America After the Trial
President Clinton's senate acquittal on charges of perjury and obstruction-of-justice leaves a trail of emotions in its wake. The most prevalent is doubtless relief that the whole affair is over - plus widespread public introspection about political behavior and national goals.
Clearly this is one of those times in the history of the republic when healing of political fractures is needed.
Historians and politicians will long study this trial. Some wonder about its effects on the presidency, Congress, and the political system.
Many Republican and Democratic activists remain sharply divided. Still, Mr. Clinton and Hill Republicans should be able to work together as well as any lame-duck president and a Congress led by the other party. Mr. Clinton set the right tone in his statement following the vote. Now actions must match words.
Clinton diminished his presidency by his adultery and lies, but the blot should not harm succeeding presidencies. Also, if Congress racks up solid accomplishments in the next two years, it can return to the public's good graces. But if Republicans are to save their House majority, they'll have to generate those accomplishments.
It's worth recalling how the nation got to this point. Just as World War II was a direct result of World War I, so President Clinton's impeachment trial grew out of the system created to prevent another Watergate scandal.
The Democratic Congress in 1974 crafted a law creating an independent counsel to investigate potential crimes by the president, vice president, and Cabinet officials. The statute requires the independent counsel to send the House of Representatives any evidence he discovers of impeachable offenses. That's what Kenneth Starr did.
That law is set to expire June 30. The common view in Washington is that it will not be renewed because both parties feel victimized by it and Congress won't be able to agree on a fix. Its demise could be the trial's clearest aftereffect.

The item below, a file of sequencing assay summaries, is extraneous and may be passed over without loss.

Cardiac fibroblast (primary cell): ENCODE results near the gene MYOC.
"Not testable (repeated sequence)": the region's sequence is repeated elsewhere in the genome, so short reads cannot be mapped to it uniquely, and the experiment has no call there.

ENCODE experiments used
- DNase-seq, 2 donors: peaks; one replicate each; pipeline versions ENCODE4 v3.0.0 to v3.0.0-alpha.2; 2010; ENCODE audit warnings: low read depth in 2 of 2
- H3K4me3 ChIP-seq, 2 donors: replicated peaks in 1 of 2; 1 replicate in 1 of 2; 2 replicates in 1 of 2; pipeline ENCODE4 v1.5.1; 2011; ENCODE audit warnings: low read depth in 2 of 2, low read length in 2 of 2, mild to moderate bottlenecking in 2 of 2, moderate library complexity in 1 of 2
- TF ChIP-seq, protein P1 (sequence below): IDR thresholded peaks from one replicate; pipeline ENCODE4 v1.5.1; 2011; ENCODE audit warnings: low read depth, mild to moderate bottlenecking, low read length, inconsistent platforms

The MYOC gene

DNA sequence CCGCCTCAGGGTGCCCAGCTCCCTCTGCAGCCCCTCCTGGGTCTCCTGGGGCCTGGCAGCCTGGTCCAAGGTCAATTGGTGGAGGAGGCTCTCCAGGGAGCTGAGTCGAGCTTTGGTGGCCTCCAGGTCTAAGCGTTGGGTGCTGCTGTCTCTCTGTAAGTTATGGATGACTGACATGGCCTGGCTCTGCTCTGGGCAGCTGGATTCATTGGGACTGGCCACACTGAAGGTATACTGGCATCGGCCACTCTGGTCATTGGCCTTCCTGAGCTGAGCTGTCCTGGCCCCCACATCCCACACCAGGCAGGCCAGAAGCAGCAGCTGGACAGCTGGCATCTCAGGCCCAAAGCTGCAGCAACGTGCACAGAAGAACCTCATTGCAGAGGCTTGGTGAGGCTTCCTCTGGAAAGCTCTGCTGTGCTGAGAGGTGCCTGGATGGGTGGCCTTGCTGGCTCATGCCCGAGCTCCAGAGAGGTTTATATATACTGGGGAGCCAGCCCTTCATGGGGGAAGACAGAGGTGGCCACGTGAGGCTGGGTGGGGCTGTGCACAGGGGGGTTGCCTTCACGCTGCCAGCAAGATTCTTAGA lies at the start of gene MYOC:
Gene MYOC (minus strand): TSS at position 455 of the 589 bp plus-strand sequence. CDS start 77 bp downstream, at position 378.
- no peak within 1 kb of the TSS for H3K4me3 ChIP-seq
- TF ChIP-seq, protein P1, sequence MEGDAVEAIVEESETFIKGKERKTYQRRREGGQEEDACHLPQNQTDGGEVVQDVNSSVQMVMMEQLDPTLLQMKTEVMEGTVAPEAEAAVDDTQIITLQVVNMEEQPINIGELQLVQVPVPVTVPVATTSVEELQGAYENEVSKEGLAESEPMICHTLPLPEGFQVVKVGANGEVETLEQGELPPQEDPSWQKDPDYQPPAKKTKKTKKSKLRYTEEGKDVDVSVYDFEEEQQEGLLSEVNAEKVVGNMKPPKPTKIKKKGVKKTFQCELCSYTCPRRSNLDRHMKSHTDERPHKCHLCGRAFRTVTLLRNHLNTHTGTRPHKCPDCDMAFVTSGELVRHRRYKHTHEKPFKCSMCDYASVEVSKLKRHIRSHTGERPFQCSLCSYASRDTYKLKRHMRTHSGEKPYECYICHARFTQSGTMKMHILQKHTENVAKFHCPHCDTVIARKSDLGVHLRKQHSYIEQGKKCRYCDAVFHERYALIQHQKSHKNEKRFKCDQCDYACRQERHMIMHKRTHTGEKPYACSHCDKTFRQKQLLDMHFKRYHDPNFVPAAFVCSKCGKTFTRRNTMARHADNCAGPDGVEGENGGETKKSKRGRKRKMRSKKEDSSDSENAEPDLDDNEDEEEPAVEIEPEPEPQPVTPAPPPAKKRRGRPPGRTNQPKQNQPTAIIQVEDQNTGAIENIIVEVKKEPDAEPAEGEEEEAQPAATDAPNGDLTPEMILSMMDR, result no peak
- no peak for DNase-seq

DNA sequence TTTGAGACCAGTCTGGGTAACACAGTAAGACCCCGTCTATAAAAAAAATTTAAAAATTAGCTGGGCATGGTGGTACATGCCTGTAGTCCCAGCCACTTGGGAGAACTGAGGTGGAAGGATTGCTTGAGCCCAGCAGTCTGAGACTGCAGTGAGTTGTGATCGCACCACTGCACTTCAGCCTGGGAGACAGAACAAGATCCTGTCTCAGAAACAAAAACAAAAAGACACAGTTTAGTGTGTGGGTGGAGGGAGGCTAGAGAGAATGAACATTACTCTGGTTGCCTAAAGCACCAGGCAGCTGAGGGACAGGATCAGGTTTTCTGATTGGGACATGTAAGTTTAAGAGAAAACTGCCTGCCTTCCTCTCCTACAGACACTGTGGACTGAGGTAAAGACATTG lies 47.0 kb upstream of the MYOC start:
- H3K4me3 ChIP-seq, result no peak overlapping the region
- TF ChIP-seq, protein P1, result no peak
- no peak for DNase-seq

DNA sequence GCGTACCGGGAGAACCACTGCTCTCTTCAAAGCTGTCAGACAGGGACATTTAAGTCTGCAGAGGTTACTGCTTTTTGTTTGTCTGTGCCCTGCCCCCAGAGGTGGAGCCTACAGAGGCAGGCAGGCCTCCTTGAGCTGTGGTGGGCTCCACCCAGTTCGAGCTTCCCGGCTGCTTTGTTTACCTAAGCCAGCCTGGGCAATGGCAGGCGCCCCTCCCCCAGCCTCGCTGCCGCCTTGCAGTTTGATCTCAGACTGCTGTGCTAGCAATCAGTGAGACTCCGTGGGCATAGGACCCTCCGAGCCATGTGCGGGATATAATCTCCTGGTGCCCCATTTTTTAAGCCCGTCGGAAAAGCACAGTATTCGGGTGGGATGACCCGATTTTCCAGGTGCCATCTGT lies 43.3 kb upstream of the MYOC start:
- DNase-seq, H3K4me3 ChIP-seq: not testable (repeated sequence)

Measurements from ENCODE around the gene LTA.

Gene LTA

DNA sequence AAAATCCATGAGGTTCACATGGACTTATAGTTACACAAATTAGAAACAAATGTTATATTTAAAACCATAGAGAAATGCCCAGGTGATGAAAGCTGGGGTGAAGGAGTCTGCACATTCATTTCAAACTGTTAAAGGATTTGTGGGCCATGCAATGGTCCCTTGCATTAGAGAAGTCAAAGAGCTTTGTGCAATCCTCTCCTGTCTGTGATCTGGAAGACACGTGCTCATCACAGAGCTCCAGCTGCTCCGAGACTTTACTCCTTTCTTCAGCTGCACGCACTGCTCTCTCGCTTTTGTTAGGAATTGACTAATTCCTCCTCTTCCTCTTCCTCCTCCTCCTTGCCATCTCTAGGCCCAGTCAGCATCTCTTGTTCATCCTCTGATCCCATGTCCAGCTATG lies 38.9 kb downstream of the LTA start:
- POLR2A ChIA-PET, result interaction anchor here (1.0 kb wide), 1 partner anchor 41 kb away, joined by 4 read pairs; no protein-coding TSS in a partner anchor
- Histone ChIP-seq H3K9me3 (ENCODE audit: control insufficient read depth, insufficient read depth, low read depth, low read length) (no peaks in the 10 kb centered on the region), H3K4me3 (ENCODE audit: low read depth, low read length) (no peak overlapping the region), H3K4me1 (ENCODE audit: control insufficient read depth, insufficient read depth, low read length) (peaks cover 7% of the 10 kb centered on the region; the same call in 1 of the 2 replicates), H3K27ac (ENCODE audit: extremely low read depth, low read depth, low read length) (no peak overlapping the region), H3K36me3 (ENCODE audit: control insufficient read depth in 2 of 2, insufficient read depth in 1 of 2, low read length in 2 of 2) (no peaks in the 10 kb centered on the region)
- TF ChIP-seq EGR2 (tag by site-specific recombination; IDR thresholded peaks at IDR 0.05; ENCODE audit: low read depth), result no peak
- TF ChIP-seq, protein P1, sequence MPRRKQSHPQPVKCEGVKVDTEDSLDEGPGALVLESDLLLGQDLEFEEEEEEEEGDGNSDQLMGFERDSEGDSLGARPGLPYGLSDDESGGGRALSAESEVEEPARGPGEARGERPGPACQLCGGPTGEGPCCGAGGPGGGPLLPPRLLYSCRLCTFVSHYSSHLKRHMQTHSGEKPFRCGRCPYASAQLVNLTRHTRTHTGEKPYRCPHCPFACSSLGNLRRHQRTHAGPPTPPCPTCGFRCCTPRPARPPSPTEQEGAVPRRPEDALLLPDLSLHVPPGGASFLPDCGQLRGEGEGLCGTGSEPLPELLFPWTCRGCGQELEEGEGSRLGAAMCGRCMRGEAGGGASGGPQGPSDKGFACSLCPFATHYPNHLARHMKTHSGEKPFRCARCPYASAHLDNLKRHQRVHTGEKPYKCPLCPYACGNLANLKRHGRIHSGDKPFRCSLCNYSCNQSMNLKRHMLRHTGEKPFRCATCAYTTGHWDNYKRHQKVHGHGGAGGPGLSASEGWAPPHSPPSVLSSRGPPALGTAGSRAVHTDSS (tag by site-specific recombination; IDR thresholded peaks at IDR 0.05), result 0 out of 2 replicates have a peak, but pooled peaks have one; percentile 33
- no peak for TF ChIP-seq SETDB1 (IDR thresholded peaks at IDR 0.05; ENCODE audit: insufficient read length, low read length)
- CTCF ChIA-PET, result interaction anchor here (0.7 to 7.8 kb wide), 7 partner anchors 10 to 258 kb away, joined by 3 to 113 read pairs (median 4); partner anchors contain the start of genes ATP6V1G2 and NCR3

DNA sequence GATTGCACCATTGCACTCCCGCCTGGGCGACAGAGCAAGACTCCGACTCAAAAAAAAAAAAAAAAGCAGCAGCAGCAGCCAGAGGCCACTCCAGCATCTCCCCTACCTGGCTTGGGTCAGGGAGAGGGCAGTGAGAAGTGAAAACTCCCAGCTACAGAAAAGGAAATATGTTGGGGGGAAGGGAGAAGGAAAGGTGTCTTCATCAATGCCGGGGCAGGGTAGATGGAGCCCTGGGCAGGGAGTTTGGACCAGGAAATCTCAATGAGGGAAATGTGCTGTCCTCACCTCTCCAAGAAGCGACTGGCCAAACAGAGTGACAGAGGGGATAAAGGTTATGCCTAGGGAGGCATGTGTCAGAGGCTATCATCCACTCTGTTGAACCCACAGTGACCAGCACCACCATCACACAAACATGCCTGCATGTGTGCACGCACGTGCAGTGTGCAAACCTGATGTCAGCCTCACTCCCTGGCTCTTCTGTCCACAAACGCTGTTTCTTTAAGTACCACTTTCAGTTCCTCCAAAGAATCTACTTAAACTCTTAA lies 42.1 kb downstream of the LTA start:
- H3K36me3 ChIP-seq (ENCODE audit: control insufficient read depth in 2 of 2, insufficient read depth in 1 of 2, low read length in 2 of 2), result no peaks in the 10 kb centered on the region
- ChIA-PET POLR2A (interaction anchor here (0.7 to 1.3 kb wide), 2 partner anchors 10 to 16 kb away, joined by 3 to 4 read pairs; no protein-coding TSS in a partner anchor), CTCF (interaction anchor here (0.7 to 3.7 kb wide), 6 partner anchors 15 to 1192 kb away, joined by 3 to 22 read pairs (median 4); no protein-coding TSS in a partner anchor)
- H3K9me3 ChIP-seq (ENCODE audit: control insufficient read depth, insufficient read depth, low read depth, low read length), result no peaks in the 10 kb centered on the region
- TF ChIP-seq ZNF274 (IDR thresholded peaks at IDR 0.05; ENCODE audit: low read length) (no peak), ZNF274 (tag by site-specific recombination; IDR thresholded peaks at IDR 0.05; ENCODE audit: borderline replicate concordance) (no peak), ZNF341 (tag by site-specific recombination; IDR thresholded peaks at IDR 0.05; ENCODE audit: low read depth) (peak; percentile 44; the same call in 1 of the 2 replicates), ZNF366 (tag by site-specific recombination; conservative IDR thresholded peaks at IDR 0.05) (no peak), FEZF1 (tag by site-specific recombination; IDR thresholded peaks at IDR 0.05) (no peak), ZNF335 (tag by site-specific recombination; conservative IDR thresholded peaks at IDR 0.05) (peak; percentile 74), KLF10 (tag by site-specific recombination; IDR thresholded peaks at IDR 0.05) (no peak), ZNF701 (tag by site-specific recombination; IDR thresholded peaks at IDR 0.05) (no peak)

Bill Clinton - not Mr. Starr, not the House Judiciary Committee, not the Senate - caused the anguish of the past year by his reckless behavior. The matter quickly took on a partisan tone, partly because of White House attacks on both Starr and the committee. Also because congressional Democrats made a political decision to block investigation, and GOP tactical mistakes fed public impatience.
Unlike the 1868 impeachment of Andrew Johnson, this was not a policy dispute. Clinton stood accused of criminal offenses. Many observers believed he had perjured and obstructed. For them, the debate turned on whether these were "high crimes" meriting removal.
The Senate, trying to avoid the partisan bickering that wracked the House, shaped a trial that the prosecutors said made it difficult to present their case. Further curbing the drama was the widespread belief from the outset that the Senate would never muster the two-thirds vote to convict.
In the end, half the senators concluded either that the House hadn't proved its case or that, even if the president were guilty, the particular circumstances didn't justify removing him from office. Polls say most Americans agreed with the last point, despite their poll-reported distrust of the president's morals and honesty.
Thus ended an imperfect process. To be fair, there are few precedents for handling an impeachment trial, this having been only the second in history. But clearly some lessons can be learned. For one: To reduce partisanship, there should be no party caucuses during a trial; any meetings should include all senators.
Such comment aside, the Senate did the best it could, given political realities. Most senators took their jobs seriously and considered the evidence carefully. Majority leader Trent Lott and his Democratic counterpart, Tom Daschle, deserve plaudits for leadership in a difficult situation.
In the end the Constitution won. Politicians in Washington and ordinary Americans have had to think through what the Founding Fathers meant when they set up the separation of powers and the impeachment clause. The framers made it very hard to remove a president, and rightly so.
Americans have demonstrated time and again that they want Democrats and Republicans to cooperate. Now it is time for healing and for getting on with the nation's business.
What Washington could most use, at this time of increased interest in spiritual matters in America, are the qualities Jesus set forth in his Sermon on the Mount: humility, repentance, patience, spirituality, compassion, morality, peacemaking, self-restraint.
These are values around which Americans of every party and faction can unite. They are values that demand more than lip service from the nation's leaders.